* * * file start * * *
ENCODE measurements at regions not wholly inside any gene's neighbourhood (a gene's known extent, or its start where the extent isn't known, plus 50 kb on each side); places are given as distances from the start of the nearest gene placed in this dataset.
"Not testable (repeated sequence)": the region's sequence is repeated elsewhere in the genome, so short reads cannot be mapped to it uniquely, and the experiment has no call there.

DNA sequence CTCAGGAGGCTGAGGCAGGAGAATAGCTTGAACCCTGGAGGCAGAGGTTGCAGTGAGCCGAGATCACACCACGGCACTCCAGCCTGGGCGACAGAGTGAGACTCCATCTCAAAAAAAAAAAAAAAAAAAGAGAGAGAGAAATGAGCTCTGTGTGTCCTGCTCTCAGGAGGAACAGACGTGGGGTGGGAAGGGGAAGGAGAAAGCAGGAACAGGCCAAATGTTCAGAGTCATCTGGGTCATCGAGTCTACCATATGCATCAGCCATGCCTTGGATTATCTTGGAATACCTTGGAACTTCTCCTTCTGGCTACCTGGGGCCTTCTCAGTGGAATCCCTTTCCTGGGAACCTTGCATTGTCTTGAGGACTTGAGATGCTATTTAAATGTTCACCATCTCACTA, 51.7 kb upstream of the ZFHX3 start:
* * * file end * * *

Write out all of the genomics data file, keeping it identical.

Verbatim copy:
ENCODE measurements at regions not wholly inside any gene's neighbourhood (a gene's known extent, or its start where the extent isn't known, plus 50 kb on each side); places are given as distances from the start of the nearest gene placed in this dataset.
"Not testable (repeated sequence)": the region's sequence is repeated elsewhere in the genome, so short reads cannot be mapped to it uniquely, and the experiment has no call there.

DNA sequence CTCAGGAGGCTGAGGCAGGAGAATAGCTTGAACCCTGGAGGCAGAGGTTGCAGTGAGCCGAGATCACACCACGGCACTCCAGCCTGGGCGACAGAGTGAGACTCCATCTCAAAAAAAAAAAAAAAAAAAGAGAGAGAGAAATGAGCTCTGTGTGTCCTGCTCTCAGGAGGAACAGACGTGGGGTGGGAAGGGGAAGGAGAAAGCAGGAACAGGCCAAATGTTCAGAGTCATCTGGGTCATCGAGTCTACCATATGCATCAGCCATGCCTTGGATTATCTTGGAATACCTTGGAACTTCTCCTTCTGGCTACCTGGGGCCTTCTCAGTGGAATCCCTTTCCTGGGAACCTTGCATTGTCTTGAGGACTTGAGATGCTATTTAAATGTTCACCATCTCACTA, 51.7 kb upstream of the ZFHX3 start: